Small and medium sized enterprises (SMEs) are recognised across the world as having the ability to drive the economy and greatly contribute towards its growth, more so in emerging economies. However, the growth and performance of firms has further been directly linked to the critical development and investment towards its human capital. Even though there is a known importance of human capital development for business growth and competence, little is known about how much SMEs themselves attribute it to the success of their own firm’s performance. As such, this study responds to this gap by exploring the perceptions that SMEs hold regarding human capital as a concept and its developmental role in their business success. Establishing which component of human capital is perceived to be important in the founding of the businesses, during its emergent years and for future growth will enable SMEs to better understand the key human capital components and features to harness at the different stages of their business and in the pursuit for competitive advantage. The study will better equip policy makers in their development of interventions they embark on to promote SME competitiveness. The study followed a qualitative research methodology which used in-depth one-on-one interviews with participants in the petroleum industry of South Africa. The study focused on one segment of the petroleum value chain, while still using several subgroups for data triangulation. The results of the study indicated that SMEs perceive knowledge as the most important factor of human capital and rely on it in the founding of their businesses. The study further revealed that SMEs rely predominantly on intangible resources to gain competitive advantage, but are negative affected by institutional constraints to effectively compete. The study generated a framework that can be used by both SMEs and policy makers to enable the development of human capital and promote SME competitiveness.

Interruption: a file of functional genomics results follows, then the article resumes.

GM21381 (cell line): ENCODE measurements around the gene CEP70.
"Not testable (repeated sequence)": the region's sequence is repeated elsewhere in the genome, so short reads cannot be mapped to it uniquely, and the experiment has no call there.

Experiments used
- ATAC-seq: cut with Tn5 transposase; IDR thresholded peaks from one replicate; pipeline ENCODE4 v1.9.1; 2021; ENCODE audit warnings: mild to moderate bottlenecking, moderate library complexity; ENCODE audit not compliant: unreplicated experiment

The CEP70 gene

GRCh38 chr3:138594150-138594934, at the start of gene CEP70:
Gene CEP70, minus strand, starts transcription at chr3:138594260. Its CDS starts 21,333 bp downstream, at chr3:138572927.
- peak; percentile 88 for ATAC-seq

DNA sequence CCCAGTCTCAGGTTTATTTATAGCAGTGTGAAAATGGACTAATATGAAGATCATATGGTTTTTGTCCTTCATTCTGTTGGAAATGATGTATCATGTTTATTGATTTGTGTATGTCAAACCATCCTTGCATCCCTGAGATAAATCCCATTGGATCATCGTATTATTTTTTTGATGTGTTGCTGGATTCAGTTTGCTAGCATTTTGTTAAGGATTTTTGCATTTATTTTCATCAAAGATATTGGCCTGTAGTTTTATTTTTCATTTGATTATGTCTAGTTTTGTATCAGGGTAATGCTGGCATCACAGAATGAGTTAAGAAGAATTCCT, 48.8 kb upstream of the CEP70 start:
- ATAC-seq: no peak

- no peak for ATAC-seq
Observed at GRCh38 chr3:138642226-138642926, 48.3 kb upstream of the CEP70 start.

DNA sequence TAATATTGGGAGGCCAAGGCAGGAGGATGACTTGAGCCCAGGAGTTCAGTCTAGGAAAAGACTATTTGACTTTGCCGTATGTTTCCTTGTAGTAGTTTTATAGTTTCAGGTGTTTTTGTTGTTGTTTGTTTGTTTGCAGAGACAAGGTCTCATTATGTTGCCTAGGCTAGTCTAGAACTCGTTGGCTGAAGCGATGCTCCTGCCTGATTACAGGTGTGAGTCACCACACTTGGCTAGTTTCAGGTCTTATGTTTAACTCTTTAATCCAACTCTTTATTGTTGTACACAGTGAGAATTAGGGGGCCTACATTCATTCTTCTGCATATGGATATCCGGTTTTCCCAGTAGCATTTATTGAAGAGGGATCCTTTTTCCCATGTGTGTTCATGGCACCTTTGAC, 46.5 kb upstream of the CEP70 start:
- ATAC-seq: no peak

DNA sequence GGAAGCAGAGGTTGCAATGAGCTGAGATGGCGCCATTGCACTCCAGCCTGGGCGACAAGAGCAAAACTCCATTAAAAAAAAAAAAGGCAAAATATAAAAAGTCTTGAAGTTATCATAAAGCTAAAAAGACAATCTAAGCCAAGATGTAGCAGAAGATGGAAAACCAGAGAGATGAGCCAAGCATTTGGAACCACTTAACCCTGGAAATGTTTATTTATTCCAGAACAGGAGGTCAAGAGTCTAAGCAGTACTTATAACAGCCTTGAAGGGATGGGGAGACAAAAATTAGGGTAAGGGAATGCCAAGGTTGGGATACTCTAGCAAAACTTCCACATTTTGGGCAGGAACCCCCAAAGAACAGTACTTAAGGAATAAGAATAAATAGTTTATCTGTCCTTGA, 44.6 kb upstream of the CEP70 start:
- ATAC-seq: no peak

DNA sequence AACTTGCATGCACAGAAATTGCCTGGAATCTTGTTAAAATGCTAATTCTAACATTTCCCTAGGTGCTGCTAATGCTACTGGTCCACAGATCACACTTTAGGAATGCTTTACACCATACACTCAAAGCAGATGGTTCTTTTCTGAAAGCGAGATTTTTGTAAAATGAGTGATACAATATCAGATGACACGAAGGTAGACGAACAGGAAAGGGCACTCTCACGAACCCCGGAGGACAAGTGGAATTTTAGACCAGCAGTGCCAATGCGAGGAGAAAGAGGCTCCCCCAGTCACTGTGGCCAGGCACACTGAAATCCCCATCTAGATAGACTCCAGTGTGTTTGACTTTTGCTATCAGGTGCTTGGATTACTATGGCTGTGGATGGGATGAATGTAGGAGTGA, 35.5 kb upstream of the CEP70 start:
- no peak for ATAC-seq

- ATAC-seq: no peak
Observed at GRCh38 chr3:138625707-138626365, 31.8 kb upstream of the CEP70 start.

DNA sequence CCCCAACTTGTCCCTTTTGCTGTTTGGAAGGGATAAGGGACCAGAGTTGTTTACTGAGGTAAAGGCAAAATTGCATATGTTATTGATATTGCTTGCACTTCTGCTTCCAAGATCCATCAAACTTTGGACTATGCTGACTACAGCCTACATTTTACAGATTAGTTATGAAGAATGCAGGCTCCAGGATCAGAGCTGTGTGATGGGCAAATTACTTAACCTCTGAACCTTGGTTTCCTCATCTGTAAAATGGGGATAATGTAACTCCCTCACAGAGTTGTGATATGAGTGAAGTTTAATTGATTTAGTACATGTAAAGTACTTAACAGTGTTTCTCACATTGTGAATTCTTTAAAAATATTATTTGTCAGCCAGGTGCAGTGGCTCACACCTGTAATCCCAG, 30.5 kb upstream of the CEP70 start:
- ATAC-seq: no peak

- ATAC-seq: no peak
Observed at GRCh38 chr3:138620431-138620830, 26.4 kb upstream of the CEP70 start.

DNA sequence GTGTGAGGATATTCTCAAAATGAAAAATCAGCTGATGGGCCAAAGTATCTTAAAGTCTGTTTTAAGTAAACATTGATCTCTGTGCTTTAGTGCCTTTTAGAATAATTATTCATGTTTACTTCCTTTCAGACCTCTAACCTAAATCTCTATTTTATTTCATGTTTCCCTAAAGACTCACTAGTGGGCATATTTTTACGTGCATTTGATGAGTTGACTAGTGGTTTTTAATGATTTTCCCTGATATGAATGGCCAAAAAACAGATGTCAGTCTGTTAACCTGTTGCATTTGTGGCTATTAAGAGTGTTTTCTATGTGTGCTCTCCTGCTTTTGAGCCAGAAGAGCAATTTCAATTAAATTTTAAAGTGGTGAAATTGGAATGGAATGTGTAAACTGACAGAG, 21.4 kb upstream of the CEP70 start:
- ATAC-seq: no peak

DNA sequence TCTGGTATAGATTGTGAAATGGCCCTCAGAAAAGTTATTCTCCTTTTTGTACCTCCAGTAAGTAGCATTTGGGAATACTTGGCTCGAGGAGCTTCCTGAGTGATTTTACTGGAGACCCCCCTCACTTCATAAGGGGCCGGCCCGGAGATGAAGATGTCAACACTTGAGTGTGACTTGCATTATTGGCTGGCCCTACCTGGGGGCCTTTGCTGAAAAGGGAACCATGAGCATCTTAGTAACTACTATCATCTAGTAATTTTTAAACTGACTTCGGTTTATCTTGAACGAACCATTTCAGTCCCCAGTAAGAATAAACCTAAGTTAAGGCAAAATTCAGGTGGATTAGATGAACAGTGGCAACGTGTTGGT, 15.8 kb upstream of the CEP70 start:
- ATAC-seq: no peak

Mini Dissertation (MBA)--University of Pretoria, 2021.